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How to Test Instrument Transformers Using CVA500


CVA500 is DV Power’s device specially made for testing instrument transformers. Besides current transformers (CT), it can also be used for condition assessment of inductive voltage transformers (VT) and capacitive voltage transformers (CVT).

This application note will provide overview of tests that can be performed with current and voltage transformer analyzer CVA500.

CT saturation test (knee point detection)

Knee point of a CT is a very important parameter. It is represented as a voltage at CT secondary terminals above which the CT becomes saturated. When the CT is saturated, it doesn’t convert primary current to secondary current according to its rated turns ratio. CTs in such state can create problems when they are used for supplying protective relays. They may operate normally at low primary current levels but not operate at all during fault currents. To avoid saturation in normal conditions, knee point must be lower than the rated voltage of CT burden.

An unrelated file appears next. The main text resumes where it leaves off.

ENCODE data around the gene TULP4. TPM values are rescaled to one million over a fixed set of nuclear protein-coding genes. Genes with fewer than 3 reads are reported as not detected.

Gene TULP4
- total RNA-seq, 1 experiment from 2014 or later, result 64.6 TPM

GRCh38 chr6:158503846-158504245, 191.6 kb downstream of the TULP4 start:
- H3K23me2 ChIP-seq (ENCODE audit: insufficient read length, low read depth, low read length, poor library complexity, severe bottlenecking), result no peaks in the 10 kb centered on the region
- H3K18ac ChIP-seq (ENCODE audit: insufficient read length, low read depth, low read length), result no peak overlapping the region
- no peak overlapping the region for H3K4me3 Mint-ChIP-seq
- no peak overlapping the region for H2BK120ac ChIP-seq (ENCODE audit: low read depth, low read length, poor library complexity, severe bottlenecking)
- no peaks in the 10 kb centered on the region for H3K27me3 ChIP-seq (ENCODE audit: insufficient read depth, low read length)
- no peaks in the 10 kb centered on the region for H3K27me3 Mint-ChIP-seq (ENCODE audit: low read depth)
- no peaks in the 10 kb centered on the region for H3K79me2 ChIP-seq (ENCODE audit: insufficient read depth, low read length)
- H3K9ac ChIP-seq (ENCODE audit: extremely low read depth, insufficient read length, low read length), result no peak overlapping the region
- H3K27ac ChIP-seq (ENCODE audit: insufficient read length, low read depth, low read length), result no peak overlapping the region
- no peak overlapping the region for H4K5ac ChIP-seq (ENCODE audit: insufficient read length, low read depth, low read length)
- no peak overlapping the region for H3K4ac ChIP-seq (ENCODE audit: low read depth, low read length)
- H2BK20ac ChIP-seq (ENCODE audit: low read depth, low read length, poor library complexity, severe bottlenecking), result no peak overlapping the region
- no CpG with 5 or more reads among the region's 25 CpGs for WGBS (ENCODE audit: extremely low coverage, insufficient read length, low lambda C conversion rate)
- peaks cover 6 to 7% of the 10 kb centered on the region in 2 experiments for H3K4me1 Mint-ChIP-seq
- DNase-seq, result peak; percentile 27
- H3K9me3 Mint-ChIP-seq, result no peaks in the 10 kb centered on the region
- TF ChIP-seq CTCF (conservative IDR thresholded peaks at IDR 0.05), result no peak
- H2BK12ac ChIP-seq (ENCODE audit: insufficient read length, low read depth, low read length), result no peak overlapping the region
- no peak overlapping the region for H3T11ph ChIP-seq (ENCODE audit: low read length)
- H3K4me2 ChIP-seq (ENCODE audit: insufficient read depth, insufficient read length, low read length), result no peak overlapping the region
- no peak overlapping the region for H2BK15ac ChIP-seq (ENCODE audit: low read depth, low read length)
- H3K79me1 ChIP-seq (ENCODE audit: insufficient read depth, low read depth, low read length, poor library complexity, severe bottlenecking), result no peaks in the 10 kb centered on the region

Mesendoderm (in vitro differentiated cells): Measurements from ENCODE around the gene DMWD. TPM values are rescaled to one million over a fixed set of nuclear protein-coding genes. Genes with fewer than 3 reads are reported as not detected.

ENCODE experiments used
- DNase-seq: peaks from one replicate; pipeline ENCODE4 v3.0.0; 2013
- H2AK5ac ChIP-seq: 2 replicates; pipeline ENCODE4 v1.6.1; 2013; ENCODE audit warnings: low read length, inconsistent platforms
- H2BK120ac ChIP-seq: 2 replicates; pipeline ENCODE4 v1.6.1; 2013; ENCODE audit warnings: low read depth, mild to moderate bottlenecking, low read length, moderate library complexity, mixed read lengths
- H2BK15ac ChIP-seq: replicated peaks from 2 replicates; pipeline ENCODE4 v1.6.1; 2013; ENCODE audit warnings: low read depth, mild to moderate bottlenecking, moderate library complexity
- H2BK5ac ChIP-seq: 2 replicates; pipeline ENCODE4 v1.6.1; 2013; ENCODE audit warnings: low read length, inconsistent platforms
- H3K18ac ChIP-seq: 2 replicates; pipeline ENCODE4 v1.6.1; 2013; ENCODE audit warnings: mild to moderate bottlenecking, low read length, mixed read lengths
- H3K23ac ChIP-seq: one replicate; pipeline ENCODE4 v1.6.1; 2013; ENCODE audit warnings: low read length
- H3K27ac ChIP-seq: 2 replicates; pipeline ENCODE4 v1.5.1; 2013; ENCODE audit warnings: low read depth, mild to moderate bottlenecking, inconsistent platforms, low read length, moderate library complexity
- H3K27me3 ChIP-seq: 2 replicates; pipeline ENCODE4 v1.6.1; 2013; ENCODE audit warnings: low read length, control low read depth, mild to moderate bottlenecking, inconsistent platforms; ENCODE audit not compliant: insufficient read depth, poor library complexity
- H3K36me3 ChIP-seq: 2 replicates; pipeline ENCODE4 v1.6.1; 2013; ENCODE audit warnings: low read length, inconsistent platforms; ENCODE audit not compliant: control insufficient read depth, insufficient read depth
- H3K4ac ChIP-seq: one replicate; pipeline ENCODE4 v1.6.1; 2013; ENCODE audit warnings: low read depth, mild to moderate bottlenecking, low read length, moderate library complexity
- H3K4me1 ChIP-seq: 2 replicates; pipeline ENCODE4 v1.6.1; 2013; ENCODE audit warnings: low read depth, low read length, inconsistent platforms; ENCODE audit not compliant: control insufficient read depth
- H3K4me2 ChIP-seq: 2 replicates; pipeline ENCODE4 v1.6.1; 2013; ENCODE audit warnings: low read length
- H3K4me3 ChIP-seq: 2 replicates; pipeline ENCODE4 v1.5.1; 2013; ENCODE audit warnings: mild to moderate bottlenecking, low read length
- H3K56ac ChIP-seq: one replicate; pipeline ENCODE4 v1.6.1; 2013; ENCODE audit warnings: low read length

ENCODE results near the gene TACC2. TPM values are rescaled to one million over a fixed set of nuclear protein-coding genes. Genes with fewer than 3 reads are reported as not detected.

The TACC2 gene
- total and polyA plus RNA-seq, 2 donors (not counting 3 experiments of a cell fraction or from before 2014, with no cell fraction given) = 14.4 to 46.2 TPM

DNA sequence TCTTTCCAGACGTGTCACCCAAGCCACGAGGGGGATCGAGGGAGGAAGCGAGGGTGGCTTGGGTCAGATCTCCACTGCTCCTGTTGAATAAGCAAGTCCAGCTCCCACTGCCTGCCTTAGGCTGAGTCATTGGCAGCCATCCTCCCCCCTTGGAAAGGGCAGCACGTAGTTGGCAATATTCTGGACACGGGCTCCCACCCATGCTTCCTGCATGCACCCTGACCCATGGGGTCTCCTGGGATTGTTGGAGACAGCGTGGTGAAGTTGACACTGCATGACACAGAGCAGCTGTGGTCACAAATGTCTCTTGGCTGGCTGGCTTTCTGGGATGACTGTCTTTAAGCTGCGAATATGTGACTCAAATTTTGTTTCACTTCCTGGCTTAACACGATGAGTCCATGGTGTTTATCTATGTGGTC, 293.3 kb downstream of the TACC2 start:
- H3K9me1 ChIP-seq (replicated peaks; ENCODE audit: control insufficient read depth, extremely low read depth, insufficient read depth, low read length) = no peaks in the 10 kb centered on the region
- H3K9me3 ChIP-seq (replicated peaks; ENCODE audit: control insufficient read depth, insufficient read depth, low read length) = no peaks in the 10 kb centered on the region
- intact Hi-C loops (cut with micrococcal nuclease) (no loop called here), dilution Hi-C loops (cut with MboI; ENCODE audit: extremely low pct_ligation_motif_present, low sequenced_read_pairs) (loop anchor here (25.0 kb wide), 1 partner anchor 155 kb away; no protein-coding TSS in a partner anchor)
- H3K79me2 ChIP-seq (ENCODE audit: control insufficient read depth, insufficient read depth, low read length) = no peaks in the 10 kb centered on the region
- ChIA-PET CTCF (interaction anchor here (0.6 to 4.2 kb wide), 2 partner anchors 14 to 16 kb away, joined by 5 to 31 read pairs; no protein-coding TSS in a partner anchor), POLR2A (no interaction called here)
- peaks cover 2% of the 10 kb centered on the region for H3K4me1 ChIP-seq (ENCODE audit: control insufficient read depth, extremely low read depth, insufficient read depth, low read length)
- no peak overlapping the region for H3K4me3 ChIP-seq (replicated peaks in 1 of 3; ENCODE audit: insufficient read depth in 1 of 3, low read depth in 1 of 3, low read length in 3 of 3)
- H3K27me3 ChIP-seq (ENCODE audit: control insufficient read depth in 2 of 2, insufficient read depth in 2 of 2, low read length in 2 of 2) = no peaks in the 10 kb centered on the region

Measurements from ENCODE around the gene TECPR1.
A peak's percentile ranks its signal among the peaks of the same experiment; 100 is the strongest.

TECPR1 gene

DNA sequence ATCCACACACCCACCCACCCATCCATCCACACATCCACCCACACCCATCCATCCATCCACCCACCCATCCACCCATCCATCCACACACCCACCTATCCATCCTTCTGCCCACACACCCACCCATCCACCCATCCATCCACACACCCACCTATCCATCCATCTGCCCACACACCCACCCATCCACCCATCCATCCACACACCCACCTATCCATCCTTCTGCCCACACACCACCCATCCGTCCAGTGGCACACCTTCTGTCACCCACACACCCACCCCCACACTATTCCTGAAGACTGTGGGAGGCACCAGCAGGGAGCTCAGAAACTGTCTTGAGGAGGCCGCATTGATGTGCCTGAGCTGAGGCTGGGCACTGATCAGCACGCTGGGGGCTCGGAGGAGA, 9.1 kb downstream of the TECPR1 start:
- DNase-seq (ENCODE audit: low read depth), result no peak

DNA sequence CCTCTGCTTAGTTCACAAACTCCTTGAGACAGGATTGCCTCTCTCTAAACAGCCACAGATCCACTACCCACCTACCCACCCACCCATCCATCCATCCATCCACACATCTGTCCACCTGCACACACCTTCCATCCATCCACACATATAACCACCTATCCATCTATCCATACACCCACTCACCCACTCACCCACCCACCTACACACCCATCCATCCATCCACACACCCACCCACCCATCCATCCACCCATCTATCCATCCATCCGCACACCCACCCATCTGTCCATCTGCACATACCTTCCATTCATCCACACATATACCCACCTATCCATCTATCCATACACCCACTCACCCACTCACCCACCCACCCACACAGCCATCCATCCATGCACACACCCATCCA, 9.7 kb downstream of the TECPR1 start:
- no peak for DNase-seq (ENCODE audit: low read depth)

Some of the following conditions can cause CT saturation:

  • CT burden is higher than rated
  • Very high current flowing through the CT primary (i.e. fault current)
  • Low current flowing through CT primary with open‐circuit secondaries
  • DC current flowing through either winding (e.g. after winding resistance test)

CT knee point test is performed by applying variable AC voltage to a CT secondary. Voltage and current are recorded as voltage is changed over time, and plotted on a square log-log graph (Figure 1).

Knee point is determined based on one of the following 3 criteria:

  1. ASA 10/50. The point in the square log-log graph where 10% increase of the voltage causes 50% increase of the current. This criteria is defined by the ANSI C57.13 and IEC 61869-2 standards.